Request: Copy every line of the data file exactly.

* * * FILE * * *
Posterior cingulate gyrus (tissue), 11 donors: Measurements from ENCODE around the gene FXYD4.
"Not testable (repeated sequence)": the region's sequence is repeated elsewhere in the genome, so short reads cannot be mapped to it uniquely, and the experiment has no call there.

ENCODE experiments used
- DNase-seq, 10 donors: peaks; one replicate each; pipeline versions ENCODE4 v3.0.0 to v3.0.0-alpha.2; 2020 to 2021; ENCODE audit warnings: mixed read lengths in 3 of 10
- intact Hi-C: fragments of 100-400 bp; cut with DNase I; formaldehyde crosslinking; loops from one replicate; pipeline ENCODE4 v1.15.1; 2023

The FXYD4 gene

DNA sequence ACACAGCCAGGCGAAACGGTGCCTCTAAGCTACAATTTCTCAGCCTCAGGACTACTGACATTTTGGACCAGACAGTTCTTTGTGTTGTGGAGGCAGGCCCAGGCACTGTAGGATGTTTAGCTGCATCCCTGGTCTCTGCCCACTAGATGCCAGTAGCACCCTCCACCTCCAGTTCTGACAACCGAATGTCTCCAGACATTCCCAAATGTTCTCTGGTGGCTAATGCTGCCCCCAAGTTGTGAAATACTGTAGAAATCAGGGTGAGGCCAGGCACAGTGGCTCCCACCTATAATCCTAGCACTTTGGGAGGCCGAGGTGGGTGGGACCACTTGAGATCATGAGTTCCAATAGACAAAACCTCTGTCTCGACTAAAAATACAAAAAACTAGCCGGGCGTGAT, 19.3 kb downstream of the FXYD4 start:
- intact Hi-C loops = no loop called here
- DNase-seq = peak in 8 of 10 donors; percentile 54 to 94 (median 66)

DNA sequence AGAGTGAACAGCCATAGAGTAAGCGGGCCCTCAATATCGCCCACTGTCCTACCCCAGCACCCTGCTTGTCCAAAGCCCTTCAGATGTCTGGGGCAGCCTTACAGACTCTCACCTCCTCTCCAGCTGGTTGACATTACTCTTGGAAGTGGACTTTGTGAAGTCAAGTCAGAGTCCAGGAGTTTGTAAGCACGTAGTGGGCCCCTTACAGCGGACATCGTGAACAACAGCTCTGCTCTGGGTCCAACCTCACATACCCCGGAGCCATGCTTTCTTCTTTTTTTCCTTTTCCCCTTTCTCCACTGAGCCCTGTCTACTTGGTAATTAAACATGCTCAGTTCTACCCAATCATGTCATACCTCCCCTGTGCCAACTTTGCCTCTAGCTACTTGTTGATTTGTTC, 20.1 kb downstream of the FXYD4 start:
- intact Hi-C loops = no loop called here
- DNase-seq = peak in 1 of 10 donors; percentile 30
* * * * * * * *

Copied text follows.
Posterior cingulate gyrus (tissue), 11 donors: Measurements from ENCODE around the gene FXYD4.
"Not testable (repeated sequence)": the region's sequence is repeated elsewhere in the genome, so short reads cannot be mapped to it uniquely, and the experiment has no call there.

ENCODE experiments used
- DNase-seq, 10 donors: peaks; one replicate each; pipeline versions ENCODE4 v3.0.0 to v3.0.0-alpha.2; 2020 to 2021; ENCODE audit warnings: mixed read lengths in 3 of 10
- intact Hi-C: fragments of 100-400 bp; cut with DNase I; formaldehyde crosslinking; loops from one replicate; pipeline ENCODE4 v1.15.1; 2023

The FXYD4 gene

DNA sequence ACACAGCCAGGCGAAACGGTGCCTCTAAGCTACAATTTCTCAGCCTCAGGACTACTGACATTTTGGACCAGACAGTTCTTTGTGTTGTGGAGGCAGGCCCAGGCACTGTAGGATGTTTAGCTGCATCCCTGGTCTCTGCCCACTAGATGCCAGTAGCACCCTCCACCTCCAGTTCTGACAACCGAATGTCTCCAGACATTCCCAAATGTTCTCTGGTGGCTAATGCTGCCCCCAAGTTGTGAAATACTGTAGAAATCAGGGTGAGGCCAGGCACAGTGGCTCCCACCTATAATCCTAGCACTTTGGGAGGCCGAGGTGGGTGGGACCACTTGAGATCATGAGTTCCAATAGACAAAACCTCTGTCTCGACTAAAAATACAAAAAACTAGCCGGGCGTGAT, 19.3 kb downstream of the FXYD4 start:
- intact Hi-C loops = no loop called here
- DNase-seq = peak in 8 of 10 donors; percentile 54 to 94 (median 66)

DNA sequence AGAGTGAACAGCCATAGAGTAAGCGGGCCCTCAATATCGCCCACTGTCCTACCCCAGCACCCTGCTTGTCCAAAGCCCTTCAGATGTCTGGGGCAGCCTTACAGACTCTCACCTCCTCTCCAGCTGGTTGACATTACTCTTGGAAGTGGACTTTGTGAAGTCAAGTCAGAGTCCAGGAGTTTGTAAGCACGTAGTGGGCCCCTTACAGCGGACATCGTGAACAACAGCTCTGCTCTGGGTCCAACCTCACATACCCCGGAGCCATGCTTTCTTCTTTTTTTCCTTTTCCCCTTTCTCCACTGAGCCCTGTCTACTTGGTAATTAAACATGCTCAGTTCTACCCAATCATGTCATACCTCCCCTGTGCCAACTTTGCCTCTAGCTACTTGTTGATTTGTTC, 20.1 kb downstream of the FXYD4 start:
- intact Hi-C loops = no loop called here
- DNase-seq = peak in 1 of 10 donors; percentile 30